A bond issue

In September 2004, Moody’s revised its outlook for Puerto Rico’s general obligation bonds (GOs) from stable to negative. Puerto Rico’s credit rating outlooks reflect concern over the "structural deficit," the obligations of the Commonwealth’s pension plan, and the high levels of debt. S& P’s outlook on Puerto Rico’s GOs has been negative since April 2003.

According to documents obtained from the GDB, Puerto Rico’s general obligation bonds have one of the lowest ratings compared to any state in the Union (see chart). The Commonwealth’s general obligation bonds are rated A- by Standard & Poor’s and Baa1 by Moody’s. The rating of GOs has an impact on the credit of all Commonwealth’s bond issues including, but not limited to, the Public Buildings Authority (PBA), Puerto Rico Electric Power Authority (Prepa), Highway Authority (HWA), and the GDB.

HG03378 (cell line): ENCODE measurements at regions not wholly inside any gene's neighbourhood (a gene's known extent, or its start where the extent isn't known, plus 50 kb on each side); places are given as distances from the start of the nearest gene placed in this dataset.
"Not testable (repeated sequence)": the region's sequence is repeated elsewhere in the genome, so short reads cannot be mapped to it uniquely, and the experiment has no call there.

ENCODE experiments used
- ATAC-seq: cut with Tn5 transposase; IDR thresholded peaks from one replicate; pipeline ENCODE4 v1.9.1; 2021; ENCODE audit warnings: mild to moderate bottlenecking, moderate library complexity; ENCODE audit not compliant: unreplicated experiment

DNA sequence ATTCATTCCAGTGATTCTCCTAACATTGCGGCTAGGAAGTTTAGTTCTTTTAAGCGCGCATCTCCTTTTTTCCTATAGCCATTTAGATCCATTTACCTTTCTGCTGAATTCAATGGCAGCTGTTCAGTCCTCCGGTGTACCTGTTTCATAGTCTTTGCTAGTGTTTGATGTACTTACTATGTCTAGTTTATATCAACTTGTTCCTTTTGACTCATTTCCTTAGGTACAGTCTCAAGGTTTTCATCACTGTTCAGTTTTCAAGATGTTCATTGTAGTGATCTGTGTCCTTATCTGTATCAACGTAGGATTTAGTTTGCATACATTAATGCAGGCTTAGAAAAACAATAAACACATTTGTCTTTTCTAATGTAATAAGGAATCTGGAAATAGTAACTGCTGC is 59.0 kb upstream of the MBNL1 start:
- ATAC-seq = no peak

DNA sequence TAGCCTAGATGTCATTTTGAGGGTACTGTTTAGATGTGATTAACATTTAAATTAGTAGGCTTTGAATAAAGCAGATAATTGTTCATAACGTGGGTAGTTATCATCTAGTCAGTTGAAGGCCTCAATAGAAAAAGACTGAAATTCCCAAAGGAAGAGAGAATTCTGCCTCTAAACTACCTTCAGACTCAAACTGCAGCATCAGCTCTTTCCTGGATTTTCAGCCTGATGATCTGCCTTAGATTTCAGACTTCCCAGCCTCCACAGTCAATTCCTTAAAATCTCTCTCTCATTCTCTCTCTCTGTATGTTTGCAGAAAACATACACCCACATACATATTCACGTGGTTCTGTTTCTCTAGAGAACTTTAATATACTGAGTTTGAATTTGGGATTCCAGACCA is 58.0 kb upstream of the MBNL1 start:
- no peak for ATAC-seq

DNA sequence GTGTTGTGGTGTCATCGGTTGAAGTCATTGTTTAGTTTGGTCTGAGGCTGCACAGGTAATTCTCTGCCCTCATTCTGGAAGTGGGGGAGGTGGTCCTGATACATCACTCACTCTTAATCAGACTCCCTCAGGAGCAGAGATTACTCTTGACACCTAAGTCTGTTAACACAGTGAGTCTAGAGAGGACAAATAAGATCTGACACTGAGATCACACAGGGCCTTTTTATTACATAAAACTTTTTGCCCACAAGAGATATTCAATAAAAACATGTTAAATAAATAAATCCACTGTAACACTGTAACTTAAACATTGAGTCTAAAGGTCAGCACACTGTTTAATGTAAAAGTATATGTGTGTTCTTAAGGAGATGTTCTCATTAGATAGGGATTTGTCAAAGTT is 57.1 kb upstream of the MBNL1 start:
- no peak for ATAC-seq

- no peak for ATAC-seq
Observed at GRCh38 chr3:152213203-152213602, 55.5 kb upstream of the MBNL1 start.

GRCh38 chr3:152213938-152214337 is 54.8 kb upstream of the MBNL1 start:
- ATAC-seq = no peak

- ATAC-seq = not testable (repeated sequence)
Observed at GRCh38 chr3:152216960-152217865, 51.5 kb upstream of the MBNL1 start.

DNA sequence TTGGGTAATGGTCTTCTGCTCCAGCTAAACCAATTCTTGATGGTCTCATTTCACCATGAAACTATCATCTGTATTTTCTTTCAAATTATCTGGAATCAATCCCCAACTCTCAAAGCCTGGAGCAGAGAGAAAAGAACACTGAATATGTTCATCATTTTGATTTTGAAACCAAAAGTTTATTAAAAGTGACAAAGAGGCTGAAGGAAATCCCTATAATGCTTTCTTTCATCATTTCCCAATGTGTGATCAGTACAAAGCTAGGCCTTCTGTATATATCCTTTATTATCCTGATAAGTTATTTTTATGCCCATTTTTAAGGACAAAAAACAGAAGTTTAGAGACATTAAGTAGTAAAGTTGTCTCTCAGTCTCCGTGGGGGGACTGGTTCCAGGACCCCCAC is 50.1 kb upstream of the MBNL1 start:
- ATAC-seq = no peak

As of September, Puerto Rico’s public debt amounted to $38 billion. The Commonwealth’s public corporations owed $17.26 billion and municipalities $1.98 billion. The government has an additional $3.53 billion that allegedly doesn’t impose a burden on the Puerto Rico Treasury, according to the Transition Committee’s final report to Gov. Aníbal Acevedo Vilá. In 2001, when Sila Calderón took office, the government’s debt was $23.8 billion.

According to the Transition Committee’s report, during fiscal 2005, the GDB has issued $1.55 billion in bonds, of which $1.33 billion was new debt and $225 million for refinancing. As of December 2004, the constitutional margin for debt service available to the central government was 5.8%, which could technically allow the government to issue approximately an additional $3.4 billion in bonds on the "constitutional" part of the debt.

In October 2001, S&P gave Puerto Rico a negative outlook to the Commonwealth’s "A" rating. The negative outlook was followed by a downgrade in the credit rating to "A-" in May 2002. This "A-" rating has been maintained since 2002, however, in April 2003, S&P downgraded the Commonwealth’s outlook from stable to negative, which has since remained.